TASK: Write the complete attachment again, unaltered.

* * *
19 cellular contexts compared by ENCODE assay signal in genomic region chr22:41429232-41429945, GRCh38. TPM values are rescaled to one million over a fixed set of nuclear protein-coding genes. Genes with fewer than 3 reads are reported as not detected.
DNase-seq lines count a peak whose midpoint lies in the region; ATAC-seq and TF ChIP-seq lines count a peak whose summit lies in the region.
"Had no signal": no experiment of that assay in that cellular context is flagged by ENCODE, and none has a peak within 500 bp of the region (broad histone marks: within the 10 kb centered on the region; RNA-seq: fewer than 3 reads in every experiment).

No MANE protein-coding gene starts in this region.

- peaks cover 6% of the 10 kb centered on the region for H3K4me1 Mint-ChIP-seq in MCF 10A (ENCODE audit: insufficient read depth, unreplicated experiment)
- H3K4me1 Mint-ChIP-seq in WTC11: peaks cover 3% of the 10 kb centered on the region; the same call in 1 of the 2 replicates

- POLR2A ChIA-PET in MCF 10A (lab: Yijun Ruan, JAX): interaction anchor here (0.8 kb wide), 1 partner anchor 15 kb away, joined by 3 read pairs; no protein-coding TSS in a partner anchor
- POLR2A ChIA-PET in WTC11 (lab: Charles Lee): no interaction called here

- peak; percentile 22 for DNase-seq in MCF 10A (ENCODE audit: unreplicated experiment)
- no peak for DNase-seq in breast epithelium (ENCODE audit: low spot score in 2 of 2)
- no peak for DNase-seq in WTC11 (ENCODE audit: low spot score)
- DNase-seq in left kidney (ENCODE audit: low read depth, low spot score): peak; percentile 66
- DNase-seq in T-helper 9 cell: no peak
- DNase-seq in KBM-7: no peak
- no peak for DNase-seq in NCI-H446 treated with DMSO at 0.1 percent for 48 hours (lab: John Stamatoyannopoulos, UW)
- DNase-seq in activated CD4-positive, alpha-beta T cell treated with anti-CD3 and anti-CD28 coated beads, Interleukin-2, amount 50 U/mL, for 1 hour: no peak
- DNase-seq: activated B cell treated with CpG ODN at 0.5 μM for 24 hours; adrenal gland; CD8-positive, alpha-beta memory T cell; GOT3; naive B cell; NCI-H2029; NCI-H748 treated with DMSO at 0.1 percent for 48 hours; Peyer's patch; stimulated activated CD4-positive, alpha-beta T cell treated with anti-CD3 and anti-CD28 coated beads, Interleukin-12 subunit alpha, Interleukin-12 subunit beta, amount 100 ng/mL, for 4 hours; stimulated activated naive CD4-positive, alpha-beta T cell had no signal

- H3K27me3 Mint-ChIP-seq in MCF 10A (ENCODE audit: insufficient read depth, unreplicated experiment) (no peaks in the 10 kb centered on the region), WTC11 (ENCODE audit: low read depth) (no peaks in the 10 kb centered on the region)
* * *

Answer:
19 cellular contexts compared by ENCODE assay signal in genomic region chr22:41429232-41429945, GRCh38. TPM values are rescaled to one million over a fixed set of nuclear protein-coding genes. Genes with fewer than 3 reads are reported as not detected.
DNase-seq lines count a peak whose midpoint lies in the region; ATAC-seq and TF ChIP-seq lines count a peak whose summit lies in the region.
"Had no signal": no experiment of that assay in that cellular context is flagged by ENCODE, and none has a peak within 500 bp of the region (broad histone marks: within the 10 kb centered on the region; RNA-seq: fewer than 3 reads in every experiment).

No MANE protein-coding gene starts in this region.

- peaks cover 6% of the 10 kb centered on the region for H3K4me1 Mint-ChIP-seq in MCF 10A (ENCODE audit: insufficient read depth, unreplicated experiment)
- H3K4me1 Mint-ChIP-seq in WTC11: peaks cover 3% of the 10 kb centered on the region; the same call in 1 of the 2 replicates

- POLR2A ChIA-PET in MCF 10A (lab: Yijun Ruan, JAX): interaction anchor here (0.8 kb wide), 1 partner anchor 15 kb away, joined by 3 read pairs; no protein-coding TSS in a partner anchor
- POLR2A ChIA-PET in WTC11 (lab: Charles Lee): no interaction called here

- peak; percentile 22 for DNase-seq in MCF 10A (ENCODE audit: unreplicated experiment)
- no peak for DNase-seq in breast epithelium (ENCODE audit: low spot score in 2 of 2)
- no peak for DNase-seq in WTC11 (ENCODE audit: low spot score)
- DNase-seq in left kidney (ENCODE audit: low read depth, low spot score): peak; percentile 66
- DNase-seq in T-helper 9 cell: no peak
- DNase-seq in KBM-7: no peak
- no peak for DNase-seq in NCI-H446 treated with DMSO at 0.1 percent for 48 hours (lab: John Stamatoyannopoulos, UW)
- DNase-seq in activated CD4-positive, alpha-beta T cell treated with anti-CD3 and anti-CD28 coated beads, Interleukin-2, amount 50 U/mL, for 1 hour: no peak
- DNase-seq: activated B cell treated with CpG ODN at 0.5 μM for 24 hours; adrenal gland; CD8-positive, alpha-beta memory T cell; GOT3; naive B cell; NCI-H2029; NCI-H748 treated with DMSO at 0.1 percent for 48 hours; Peyer's patch; stimulated activated CD4-positive, alpha-beta T cell treated with anti-CD3 and anti-CD28 coated beads, Interleukin-12 subunit alpha, Interleukin-12 subunit beta, amount 100 ng/mL, for 4 hours; stimulated activated naive CD4-positive, alpha-beta T cell had no signal

- H3K27me3 Mint-ChIP-seq in MCF 10A (ENCODE audit: insufficient read depth, unreplicated experiment) (no peaks in the 10 kb centered on the region), WTC11 (ENCODE audit: low read depth) (no peaks in the 10 kb centered on the region)